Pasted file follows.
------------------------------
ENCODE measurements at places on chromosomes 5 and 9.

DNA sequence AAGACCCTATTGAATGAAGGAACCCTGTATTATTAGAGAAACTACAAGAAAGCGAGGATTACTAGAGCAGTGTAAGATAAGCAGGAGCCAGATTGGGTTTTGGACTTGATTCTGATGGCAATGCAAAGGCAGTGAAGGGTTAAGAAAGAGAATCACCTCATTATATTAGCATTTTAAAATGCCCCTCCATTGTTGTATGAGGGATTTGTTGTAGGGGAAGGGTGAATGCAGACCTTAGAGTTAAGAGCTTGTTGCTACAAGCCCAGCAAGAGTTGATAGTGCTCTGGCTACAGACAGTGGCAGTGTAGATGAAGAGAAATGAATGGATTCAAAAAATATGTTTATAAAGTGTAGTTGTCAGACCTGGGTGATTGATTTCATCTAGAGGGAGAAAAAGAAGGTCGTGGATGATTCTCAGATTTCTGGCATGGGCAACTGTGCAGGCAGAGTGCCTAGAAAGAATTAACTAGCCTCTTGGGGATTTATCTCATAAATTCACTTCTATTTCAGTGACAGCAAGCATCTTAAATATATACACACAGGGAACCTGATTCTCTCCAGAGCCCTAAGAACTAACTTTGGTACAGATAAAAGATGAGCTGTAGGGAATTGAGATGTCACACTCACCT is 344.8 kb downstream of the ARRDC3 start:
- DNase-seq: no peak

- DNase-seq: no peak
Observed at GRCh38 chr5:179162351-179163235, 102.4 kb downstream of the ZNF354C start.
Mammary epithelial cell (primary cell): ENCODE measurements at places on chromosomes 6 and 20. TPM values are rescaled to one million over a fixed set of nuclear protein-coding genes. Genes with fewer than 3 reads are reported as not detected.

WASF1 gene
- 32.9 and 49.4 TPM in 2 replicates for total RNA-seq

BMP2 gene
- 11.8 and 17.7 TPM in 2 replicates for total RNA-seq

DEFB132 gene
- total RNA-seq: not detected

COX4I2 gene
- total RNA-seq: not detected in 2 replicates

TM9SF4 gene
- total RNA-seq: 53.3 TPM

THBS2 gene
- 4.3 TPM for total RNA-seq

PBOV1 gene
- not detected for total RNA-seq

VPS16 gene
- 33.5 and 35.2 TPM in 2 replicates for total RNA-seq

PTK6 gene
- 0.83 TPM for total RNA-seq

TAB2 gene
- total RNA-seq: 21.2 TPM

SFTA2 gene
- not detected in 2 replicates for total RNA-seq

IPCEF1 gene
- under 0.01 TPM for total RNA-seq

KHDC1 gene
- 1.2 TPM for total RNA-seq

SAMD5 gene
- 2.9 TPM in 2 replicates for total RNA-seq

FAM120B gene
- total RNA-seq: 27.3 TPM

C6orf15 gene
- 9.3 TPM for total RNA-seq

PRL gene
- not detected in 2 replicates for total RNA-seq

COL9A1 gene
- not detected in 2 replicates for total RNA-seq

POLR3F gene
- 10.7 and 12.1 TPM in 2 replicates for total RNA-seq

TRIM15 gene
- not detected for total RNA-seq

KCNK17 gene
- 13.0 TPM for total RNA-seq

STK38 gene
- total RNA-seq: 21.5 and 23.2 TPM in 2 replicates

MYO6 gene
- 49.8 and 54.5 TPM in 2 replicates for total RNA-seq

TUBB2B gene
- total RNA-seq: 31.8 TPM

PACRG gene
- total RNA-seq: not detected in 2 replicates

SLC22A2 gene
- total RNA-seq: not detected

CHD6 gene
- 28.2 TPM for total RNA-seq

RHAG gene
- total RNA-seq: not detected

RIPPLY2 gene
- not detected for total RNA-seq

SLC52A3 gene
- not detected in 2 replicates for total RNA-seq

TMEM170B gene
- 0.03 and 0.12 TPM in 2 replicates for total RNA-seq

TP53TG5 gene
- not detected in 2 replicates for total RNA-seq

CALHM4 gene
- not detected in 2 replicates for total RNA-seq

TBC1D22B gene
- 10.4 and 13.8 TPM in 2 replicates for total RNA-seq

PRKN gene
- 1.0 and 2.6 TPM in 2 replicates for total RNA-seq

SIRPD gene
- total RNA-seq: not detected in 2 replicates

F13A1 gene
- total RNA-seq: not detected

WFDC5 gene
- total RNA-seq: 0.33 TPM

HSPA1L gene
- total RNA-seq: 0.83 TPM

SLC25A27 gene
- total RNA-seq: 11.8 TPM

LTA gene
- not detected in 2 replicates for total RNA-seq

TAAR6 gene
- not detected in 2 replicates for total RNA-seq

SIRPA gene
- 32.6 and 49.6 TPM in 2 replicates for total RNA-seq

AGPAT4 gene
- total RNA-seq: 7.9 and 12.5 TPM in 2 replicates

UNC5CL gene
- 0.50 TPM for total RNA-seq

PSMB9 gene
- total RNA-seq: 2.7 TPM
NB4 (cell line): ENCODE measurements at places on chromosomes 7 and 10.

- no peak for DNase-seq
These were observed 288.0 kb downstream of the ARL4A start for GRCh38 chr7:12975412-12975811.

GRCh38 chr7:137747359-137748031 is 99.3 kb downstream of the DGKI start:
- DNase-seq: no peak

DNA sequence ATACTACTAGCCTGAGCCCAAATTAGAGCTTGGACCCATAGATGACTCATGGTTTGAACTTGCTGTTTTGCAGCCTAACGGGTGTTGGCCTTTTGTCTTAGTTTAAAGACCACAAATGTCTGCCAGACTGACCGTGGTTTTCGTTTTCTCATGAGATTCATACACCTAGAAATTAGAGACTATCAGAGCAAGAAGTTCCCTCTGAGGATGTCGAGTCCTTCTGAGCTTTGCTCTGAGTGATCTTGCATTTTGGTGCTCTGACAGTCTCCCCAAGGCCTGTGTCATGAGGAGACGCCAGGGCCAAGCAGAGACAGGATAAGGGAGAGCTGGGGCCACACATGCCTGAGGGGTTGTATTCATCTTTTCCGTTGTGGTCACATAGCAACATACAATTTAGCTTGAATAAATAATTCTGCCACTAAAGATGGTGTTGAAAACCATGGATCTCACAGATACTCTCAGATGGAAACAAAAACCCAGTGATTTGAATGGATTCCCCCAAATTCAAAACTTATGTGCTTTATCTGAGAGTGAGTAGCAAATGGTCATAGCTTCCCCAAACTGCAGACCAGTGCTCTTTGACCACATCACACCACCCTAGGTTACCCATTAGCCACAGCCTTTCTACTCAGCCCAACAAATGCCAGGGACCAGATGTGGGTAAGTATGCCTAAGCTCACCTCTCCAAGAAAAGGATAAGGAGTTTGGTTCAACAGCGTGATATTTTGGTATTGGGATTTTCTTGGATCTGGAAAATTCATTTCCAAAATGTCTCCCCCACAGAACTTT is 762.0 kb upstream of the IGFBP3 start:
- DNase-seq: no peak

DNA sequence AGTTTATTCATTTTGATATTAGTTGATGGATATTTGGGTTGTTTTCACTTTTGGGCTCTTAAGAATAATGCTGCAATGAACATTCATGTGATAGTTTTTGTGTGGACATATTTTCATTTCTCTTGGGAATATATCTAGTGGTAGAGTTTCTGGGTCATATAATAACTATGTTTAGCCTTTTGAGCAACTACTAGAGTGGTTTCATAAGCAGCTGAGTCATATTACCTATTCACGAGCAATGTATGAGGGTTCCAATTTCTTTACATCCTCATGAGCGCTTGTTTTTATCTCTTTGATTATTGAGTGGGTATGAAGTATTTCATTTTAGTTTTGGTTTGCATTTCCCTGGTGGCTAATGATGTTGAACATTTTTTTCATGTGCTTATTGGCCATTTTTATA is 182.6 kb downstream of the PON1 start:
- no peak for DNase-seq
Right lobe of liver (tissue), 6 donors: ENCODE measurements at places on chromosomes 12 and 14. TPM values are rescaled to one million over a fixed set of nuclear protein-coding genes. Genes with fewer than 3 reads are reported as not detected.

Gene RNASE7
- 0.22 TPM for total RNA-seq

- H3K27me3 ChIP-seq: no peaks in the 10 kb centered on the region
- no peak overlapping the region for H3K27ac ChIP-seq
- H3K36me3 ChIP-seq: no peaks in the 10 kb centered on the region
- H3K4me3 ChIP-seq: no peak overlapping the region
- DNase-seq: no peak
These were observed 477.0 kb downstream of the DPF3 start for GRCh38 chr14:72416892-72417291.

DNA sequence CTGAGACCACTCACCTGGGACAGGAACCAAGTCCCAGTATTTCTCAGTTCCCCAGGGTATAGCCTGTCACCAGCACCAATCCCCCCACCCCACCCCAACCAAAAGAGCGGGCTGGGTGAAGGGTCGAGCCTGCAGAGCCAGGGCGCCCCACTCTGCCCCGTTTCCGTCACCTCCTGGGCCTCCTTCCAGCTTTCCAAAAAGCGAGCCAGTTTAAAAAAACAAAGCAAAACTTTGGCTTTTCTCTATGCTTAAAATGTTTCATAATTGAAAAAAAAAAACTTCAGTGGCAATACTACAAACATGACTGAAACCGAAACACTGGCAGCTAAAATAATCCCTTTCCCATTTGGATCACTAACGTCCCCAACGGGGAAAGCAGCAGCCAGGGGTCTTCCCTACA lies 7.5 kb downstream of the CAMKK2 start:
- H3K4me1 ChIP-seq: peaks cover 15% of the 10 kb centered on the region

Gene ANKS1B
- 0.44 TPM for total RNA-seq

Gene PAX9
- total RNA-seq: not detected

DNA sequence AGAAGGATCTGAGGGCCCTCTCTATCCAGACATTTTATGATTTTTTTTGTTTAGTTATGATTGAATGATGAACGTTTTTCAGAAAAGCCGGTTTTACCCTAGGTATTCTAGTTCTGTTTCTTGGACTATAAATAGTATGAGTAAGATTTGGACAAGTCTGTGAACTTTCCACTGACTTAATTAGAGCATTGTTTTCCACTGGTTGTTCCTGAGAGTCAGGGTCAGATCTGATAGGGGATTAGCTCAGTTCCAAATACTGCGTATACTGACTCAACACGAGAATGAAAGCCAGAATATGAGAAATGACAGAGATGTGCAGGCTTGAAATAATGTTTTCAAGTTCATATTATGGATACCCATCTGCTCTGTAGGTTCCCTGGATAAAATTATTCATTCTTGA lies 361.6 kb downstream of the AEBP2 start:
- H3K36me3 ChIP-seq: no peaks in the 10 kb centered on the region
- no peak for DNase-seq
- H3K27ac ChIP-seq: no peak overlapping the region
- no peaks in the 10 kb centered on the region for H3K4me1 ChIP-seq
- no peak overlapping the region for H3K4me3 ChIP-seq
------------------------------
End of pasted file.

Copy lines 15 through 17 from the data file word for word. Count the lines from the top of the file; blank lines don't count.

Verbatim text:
TM9SF4 gene
- total RNA-seq: 53.3 TPM

THBS2 gene